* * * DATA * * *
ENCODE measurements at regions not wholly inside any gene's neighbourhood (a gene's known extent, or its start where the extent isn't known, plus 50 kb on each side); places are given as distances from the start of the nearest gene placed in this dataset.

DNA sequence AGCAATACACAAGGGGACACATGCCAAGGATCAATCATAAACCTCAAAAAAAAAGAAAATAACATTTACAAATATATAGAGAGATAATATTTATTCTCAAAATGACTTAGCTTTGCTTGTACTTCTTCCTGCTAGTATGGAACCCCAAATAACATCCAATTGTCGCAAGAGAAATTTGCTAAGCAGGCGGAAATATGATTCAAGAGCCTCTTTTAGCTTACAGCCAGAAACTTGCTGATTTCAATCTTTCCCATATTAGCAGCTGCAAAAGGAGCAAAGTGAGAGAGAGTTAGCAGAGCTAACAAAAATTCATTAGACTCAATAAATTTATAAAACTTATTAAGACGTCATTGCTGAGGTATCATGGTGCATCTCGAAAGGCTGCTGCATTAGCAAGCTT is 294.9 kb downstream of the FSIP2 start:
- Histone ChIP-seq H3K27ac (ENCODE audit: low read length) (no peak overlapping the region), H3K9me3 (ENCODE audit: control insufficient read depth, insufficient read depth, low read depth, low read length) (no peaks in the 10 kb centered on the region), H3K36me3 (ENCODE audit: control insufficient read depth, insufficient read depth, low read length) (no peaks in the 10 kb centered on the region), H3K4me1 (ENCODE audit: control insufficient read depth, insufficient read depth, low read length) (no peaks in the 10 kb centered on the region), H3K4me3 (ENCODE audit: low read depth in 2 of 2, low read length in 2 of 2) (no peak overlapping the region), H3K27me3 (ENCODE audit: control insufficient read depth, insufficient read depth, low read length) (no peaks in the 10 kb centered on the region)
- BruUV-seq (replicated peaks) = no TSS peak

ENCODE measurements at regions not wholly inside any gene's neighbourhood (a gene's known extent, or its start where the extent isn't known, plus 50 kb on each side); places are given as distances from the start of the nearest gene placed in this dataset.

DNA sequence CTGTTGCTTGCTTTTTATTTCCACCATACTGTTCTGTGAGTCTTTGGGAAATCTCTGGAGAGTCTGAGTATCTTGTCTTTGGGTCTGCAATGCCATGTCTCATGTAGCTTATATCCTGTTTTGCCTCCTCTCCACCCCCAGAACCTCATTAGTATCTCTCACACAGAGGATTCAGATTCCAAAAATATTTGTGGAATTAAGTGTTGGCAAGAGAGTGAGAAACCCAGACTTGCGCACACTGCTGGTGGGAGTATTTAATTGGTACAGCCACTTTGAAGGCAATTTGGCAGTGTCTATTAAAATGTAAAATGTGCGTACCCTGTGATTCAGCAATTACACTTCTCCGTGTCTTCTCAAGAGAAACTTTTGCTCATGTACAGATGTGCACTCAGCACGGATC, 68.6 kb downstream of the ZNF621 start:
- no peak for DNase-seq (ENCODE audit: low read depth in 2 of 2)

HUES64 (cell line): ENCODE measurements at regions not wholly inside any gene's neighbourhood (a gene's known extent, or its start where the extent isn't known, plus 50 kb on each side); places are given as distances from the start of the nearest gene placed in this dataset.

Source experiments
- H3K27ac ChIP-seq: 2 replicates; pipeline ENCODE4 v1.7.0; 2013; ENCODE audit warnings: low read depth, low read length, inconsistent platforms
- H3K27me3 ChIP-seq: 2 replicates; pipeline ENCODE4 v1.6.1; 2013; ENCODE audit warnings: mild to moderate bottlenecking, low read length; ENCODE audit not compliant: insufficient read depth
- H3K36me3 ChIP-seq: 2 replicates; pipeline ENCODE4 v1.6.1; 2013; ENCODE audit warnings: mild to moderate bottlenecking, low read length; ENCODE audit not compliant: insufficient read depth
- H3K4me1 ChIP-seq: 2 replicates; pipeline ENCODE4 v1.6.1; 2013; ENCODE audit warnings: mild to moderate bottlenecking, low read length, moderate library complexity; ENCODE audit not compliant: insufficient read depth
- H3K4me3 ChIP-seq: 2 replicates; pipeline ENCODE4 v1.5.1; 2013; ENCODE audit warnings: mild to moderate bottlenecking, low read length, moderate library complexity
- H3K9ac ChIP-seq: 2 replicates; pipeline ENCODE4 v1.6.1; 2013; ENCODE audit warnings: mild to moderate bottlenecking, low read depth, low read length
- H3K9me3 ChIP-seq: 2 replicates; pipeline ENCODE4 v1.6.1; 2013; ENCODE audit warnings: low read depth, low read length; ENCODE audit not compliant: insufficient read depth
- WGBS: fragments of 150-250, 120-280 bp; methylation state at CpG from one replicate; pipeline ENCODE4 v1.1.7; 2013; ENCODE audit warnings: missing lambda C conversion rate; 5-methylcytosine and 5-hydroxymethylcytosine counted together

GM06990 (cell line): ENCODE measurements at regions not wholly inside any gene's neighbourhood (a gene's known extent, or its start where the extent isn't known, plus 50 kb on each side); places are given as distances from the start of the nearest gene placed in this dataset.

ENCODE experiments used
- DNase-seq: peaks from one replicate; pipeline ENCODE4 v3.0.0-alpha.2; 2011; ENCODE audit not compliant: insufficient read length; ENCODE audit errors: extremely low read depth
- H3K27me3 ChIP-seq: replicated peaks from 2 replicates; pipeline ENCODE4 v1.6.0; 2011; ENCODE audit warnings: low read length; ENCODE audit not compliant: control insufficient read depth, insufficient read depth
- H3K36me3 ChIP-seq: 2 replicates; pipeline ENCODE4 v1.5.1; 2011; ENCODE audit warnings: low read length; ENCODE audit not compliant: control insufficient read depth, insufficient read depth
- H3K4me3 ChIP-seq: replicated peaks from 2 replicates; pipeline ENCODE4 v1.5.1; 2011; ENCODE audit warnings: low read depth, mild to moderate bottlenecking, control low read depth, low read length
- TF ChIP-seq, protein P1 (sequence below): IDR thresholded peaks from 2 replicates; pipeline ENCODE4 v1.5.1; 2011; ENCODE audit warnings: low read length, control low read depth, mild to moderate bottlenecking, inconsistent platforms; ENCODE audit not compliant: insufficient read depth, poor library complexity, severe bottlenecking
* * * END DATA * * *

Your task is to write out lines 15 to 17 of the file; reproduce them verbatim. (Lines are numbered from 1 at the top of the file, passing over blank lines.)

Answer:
- H3K9ac ChIP-seq: 2 replicates; pipeline ENCODE4 v1.6.1; 2013; ENCODE audit warnings: mild to moderate bottlenecking, low read depth, low read length
- H3K9me3 ChIP-seq: 2 replicates; pipeline ENCODE4 v1.6.1; 2013; ENCODE audit warnings: low read depth, low read length; ENCODE audit not compliant: insufficient read depth
- WGBS: fragments of 150-250, 120-280 bp; methylation state at CpG from one replicate; pipeline ENCODE4 v1.1.7; 2013; ENCODE audit warnings: missing lambda C conversion rate; 5-methylcytosine and 5-hydroxymethylcytosine counted together